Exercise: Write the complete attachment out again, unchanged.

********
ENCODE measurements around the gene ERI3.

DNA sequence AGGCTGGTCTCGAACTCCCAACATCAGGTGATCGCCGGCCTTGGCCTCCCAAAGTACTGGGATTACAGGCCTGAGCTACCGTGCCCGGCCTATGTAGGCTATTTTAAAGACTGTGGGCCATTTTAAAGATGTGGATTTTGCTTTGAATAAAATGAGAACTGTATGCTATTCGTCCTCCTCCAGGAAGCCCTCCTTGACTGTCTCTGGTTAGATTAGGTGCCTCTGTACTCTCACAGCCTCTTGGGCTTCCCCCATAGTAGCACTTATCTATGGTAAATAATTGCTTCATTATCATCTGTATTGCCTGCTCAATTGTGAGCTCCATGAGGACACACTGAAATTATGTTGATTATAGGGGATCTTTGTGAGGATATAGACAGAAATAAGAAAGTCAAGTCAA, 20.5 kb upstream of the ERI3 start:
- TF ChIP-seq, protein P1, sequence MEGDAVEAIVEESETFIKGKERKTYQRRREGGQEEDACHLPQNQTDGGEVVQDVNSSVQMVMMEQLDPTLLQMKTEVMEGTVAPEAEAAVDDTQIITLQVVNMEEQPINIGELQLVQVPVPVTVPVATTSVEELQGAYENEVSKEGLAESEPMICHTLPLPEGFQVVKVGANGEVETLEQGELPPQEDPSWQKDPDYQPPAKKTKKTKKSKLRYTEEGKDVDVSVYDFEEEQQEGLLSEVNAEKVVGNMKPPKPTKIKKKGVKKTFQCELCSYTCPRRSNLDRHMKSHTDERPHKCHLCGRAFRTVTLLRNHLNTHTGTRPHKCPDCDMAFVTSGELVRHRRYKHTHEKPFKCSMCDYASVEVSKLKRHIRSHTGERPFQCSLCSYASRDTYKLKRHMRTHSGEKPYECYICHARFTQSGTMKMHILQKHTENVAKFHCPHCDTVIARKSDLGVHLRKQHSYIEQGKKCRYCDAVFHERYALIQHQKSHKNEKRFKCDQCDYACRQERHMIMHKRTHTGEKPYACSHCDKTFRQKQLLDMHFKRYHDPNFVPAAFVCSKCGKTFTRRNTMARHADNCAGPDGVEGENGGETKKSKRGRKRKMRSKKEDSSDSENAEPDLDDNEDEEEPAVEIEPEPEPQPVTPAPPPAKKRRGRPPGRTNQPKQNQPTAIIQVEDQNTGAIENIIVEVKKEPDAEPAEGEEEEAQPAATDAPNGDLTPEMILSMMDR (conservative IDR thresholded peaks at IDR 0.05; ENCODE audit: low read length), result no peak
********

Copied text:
ENCODE measurements around the gene ERI3.

DNA sequence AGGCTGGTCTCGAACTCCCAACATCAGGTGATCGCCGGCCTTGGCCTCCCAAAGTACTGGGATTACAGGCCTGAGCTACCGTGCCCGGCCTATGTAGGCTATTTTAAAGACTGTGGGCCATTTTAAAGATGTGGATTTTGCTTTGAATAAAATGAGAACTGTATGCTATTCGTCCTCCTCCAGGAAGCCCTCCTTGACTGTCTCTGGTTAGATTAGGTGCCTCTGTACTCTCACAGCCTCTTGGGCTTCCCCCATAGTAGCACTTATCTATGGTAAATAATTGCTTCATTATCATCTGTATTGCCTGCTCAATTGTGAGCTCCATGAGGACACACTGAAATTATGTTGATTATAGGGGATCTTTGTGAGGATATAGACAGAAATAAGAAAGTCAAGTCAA, 20.5 kb upstream of the ERI3 start:
- TF ChIP-seq, protein P1, sequence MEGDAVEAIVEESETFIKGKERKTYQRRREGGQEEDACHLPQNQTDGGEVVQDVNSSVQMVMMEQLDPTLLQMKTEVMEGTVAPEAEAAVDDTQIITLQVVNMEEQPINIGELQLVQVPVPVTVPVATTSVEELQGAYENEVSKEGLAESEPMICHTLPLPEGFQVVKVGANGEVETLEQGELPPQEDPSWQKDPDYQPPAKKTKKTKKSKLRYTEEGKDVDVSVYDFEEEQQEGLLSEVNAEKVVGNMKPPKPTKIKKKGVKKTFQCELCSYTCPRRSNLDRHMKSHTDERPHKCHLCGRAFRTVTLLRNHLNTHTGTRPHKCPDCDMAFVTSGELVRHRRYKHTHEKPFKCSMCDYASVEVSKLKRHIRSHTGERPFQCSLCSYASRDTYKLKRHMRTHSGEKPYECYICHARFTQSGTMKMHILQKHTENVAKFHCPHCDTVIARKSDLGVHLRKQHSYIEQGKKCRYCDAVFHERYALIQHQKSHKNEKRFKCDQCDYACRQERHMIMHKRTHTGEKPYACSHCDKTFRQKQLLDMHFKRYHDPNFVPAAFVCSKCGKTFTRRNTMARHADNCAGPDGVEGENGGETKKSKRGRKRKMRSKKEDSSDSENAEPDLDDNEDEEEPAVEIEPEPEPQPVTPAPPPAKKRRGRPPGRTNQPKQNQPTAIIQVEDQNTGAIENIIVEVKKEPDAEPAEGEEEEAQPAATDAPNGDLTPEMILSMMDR (conservative IDR thresholded peaks at IDR 0.05; ENCODE audit: low read length), result no peak